I do NOT recommend bonding anything to the Lightning Protection System UNLESS it is allowed by local building codes. 

    As far as I know, most building codes do NOT allow you to bond anything to the lightning protection system UNLESS you are installing something above the Cone of Protection – in which case that structure becomes the lightning rod and needs to be mechanically secured to the other lightning protection systems.

    BTW… there is virtually no lightning in La Jolla, CA.. last occurrence of even thunder was 20 years ago…



  • KY6LA_Howard
    KY6LA_Howard La Jolla, CA. Paris and Sablet FranceMember ✭✭✭
    edited December 2014
    Please check with your local building code if they will allow you to connect the tower to the Lightning Protection System.

    In theory the Antennas inside the Zone of Protection should be protected.  In practice nothing is perfect, Lightning has a mind of its own and may just jump into that Zone

    The Commercial Ground (Green Wire) is NOT RF Ground but only acts as AC protection in the event of a short to the AC system.  According to Code, all non isolated AC devices need to be connected to the Commercial Ground

    When I lived in a Condo I bonded all the chassis together and connected them to the MFJ-931 so that I could have a RF Ground to minimize RFI  - PLUS lots and lots and lots of Ferrites...

  • KY6LA_Howard
    KY6LA_Howard La Jolla, CA. Paris and Sablet FranceMember ✭✭✭
    edited January 2017
    SteppIR Controller.

    Short Answer.. I put a Faraday Cage around the power supply and put lots of ferrites on the power input and power output

    LONG ANSWER:

    I bought SteppIR MonstIR Serial #1 10 years ago....My buddy Dennis N6KI bought MonstIR Serial #3... we quickly discovered that there were 2 major problems with the Power System.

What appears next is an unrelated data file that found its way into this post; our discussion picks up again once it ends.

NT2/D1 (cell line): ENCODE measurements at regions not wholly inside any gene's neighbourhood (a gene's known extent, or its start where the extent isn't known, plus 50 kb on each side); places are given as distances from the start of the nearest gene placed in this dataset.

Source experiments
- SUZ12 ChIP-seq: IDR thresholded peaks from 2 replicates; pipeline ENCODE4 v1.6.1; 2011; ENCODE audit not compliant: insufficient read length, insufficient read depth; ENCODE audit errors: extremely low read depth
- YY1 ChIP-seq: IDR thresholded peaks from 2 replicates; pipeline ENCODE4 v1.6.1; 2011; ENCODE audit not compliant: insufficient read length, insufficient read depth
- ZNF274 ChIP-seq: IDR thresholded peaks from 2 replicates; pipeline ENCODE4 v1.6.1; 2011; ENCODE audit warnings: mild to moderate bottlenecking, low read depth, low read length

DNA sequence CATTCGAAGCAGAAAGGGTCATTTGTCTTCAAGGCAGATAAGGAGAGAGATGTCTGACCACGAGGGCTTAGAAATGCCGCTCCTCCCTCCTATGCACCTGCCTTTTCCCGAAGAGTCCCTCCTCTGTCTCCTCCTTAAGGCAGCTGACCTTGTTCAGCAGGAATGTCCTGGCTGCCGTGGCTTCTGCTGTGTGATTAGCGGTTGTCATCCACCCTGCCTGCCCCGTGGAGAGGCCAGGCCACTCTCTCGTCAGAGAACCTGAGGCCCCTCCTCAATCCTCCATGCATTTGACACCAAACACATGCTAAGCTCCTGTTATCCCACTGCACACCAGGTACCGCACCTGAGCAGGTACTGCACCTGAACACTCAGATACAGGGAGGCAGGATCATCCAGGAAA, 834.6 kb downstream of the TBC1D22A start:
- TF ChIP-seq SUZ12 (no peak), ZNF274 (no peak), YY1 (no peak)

First - the 33V Wall Wart Brick was incredibly noisy
    Second - When tuning the Motors generated Hash (Cracklies)

    Dennis and I spent considerable amount of time trying to solve both problems.  If you want to read about our various attempts over during 2005 and 2006, we did document our efforts extensively on the SteppIR Yahoo Group.. Search Cracklies..

    To solve #1   We tried ferrites on the power input and power output... some noise reduction but since it is a plastic case there was still significant noise... the real solution was to rebuild the power brick into a Metal Box (Faraday Cage) then connect the cage to the RF Ground bus.  By using BOTH Ferrites and the Faraday Cage, we were able to quiet down the 33V brick sufficiently that it was no longer a significant problem

    #2 - was a much more complicated issue... the cracklies only appeared when tuning the motors... we found that part of the cause was corrosion on the tapes.. fixed by replacing tapes - but not fixed enough to let us autotune during a contest... so we built a number of different filter boxes of ever increasing complexity.. again we documented this on the SteppIR Yahoo Group...we were able to reduce the Cracklies somewhat but never nearly enough to satisfy Dennis.. But then nothing is ever good enough for Dennis....

    Then I stepped back to reconsider what we were doing and came to the conclusion that I could live with the Cracklies even in a contest...

    Dennis' solution was to disable Autotune during contests..no cracklies.. the antenna works well all over the bands...

    My solution was to live with the 1-3 seconds of cracklies when changing frequencies as I do not use a tuner anywhere in my system so I appreciate the added perfect SWR performance of the SteppIR
  • KY6LA_Howard
    KY6LA_Howard La Jolla, CA. Paris and Sablet FranceMember ✭✭✭
    edited December 2014
    Detailed answer on the next page
  • Bill Roberts
    Bill Roberts Member ✭✭
    edited July 2018

    Wow...  Just installed 29 (of 30 purchased recently) little split beads all over my 6300 / 5000 based shack.  I've only been listening for about two hours but it does seem to make a difference.  I've always had a lot of 31 mix cores and split beads on power, speaker, mic and misc. other cables in and out of my Flex radios.  Amazon has a nice assortment of split beads and holders at $5 for ten 5 mm and 7 mm ID sizes and $7.50 for ten 9 mm ID sizes.  Placed these beads on CAT 5 cables (both ends), router power, every wall wart/monitor power supply (in and out where possible), amp keying and ALC lines, basically wherever possible. 

    Aside from lightning crashes and signals, 40 on the waterfall is a nice dark blue.  80 between roughly 3700 and 3850 has gone from green/orange to green/blue.  Sorry, never wrote down before and after noise levels.  This looks like the best $18 I've spent in a long time!